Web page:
How To Restart Your Server

This page outlines the steps necessary to shut down an on-premise, multi-server installation. Read these instructions in their entirety before beginning the shutdown process.

Note: Kubernetes commands refer to servers as “nodes”; as such, this document will do the same.

  1. Connect to the first node in your maintenance window and open a command prompt.
  2. Run the following command to get a list of all nodes in the cluster: $ kubectl get nodes
    Ensure that the Status column displays a value of Ready for each node.
  1. Run the command below to cordon off the first of the nodes you are NOT currently connected to. This prevents any new pods from being scheduled on the cordoned node.
    $ kubectl cordon [NAME]
  2. Retrieve the nodes again to ensure the cordon has completed successfully by running the following command: $ kubectl get nodes
    If the cordon was successful, the Status column will display a value of Ready, SchedulingDisabled for the cordoned node.
  1. Run the command below to drain the cordoned node. This will evict all pods that are not part of daemonsets from the drained node. Kubernetes will attempt to (barring resource and affinity constraints) put the pods onto one of the other nodes in the cluster.
    $ kubectl drain [NAME] --ignore-daemonsets --delete-emptydir-data
  2. Run the following commands to ensure that the Kinetic Platform is still running:
    $ kubectl get pods -l -A -o wide
    $ kubectl get pods -n kinetic -o wide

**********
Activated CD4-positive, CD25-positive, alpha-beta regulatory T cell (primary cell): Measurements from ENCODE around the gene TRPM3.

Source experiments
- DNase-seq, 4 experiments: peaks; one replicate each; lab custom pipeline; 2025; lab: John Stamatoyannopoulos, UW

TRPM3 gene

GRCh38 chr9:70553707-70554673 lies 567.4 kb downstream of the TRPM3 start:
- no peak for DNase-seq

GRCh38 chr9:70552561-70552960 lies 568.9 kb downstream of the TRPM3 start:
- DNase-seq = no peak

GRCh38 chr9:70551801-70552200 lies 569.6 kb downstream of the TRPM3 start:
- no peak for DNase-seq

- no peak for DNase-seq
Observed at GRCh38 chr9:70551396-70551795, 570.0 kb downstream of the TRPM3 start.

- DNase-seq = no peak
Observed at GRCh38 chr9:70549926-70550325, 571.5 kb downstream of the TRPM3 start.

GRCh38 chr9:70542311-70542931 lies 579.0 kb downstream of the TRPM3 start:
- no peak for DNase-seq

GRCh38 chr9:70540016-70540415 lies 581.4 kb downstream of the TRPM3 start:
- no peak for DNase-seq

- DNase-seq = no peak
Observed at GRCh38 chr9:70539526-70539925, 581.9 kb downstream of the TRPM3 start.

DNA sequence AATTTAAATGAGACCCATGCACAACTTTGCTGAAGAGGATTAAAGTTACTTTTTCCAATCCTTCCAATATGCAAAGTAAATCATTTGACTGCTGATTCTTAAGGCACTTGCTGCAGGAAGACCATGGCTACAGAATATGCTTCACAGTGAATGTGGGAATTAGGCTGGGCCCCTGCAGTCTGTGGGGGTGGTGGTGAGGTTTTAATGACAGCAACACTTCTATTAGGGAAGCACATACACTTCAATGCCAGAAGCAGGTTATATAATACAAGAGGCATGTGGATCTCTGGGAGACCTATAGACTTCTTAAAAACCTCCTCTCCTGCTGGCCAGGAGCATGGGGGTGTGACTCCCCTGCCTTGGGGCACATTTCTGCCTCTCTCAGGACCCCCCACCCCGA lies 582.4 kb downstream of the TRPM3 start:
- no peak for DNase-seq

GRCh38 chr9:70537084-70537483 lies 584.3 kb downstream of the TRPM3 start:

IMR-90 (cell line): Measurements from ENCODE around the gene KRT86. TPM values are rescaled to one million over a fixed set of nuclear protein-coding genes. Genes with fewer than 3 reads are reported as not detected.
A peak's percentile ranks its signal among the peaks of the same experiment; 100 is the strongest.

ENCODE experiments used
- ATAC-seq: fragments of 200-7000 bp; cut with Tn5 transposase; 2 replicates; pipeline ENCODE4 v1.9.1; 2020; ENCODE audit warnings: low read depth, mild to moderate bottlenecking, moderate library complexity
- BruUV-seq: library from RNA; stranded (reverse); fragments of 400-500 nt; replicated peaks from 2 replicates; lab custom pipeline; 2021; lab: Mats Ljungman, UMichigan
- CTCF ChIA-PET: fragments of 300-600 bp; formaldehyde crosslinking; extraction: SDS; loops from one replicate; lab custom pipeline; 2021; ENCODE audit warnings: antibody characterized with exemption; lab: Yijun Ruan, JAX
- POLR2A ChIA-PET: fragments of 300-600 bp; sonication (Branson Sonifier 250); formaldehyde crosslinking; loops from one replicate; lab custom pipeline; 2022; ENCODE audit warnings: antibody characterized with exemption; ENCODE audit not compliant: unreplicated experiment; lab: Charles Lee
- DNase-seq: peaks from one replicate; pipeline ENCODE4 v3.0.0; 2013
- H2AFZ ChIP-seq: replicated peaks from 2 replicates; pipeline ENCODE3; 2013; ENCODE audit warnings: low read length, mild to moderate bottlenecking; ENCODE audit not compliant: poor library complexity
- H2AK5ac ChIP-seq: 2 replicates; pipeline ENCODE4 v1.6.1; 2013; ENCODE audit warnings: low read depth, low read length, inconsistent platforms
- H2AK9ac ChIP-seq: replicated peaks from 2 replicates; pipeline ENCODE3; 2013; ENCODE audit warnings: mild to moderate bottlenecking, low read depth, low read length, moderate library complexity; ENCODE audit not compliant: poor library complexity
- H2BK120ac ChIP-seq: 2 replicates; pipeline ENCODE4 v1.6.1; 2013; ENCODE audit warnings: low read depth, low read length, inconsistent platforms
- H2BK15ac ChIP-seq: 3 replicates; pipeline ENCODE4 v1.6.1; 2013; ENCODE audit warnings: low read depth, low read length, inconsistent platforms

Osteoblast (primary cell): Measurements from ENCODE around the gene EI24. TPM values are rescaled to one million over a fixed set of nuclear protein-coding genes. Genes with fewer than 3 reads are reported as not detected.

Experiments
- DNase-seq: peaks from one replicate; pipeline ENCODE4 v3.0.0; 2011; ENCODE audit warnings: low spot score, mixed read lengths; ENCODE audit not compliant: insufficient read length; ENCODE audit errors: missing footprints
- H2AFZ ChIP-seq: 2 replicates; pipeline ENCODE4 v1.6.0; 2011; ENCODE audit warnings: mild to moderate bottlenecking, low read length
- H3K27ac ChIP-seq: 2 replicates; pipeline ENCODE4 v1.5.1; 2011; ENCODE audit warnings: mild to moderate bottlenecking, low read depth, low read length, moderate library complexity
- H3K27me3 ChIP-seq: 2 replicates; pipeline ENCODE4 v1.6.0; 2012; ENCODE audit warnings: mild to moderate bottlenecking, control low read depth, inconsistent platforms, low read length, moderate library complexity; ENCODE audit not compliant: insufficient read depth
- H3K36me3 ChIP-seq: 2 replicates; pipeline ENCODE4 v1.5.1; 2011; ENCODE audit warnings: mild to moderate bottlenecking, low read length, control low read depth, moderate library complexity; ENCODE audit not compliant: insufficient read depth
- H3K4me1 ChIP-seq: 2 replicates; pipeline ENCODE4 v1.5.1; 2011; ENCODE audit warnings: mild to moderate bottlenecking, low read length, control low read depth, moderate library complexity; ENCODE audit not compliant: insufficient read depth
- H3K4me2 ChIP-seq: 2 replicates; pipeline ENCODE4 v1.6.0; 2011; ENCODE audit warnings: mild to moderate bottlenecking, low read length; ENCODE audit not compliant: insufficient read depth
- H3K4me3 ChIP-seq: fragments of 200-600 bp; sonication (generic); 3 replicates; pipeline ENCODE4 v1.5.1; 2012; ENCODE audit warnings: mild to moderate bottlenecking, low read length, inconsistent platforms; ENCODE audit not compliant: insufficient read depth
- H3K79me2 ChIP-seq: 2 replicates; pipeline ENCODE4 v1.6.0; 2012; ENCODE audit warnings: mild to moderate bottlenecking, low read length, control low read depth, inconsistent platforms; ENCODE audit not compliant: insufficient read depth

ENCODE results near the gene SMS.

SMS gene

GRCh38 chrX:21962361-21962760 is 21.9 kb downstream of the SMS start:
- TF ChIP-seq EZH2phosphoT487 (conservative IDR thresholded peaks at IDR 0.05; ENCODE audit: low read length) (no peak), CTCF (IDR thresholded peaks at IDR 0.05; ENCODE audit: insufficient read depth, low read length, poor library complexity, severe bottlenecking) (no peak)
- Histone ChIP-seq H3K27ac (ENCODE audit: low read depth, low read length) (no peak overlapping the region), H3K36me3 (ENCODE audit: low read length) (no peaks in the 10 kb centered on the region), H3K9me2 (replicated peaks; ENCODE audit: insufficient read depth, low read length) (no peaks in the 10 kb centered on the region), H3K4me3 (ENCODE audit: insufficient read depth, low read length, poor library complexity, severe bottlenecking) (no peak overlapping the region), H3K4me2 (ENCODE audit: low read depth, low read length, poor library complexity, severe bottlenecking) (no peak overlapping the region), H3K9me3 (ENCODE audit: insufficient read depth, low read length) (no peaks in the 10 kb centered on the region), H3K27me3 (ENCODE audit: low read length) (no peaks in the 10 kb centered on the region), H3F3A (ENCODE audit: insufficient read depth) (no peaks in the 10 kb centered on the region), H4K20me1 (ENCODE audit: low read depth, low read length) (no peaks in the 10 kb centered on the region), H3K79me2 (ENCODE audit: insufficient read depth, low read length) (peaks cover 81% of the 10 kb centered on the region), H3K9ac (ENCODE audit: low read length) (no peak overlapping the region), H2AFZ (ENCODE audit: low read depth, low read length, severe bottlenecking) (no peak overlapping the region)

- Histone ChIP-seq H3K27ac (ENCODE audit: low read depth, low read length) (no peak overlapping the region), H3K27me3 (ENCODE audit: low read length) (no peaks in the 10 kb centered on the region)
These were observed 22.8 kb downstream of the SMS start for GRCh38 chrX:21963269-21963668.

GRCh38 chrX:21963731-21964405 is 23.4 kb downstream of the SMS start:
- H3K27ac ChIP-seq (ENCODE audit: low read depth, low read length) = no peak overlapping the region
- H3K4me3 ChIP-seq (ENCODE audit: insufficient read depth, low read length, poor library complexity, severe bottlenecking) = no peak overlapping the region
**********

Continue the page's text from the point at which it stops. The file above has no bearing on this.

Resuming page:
$ kubectl get pods -n ingress-nginx -o wide
  3. For each of the commands you run in Step 6, check the Ready column. Ensure that it contains a value of X/Y, where X and Y are the same number. This indicates that all containers are up.
  4. For each of the comments you run in Step 6, ensure that the Node column does not contain the node that we cordoned and drained. The one exception to this is the log-collector node, as it is a daemonset and will always be present on every node in the cluster.
  1. Optional: We recommend removing the node from the Load Balancer. This will guarantee that no traffic is being sent to the node that will be being restarted.
  2. Follow your usual maintenance process to restart the node you cordoned and drained.
  3. Run the following command to monitor the status of each node: kubectl get nodes -w
  4. Ensure that the node you restarted displays a Status of NotReady, SchedulingDisabled. Do not make any additional changes until the status of the restarted node changes to Ready.
  5. If you removed the node from the Load Balancer in Step 9, re-add the node back into the Load Balancer.
  6. Repeat Steps 1 through 11 for the each additional node in your maintenance cycle.

    Make sure you shell into a different node before repeating the above steps for the node you shelled into in Step 1.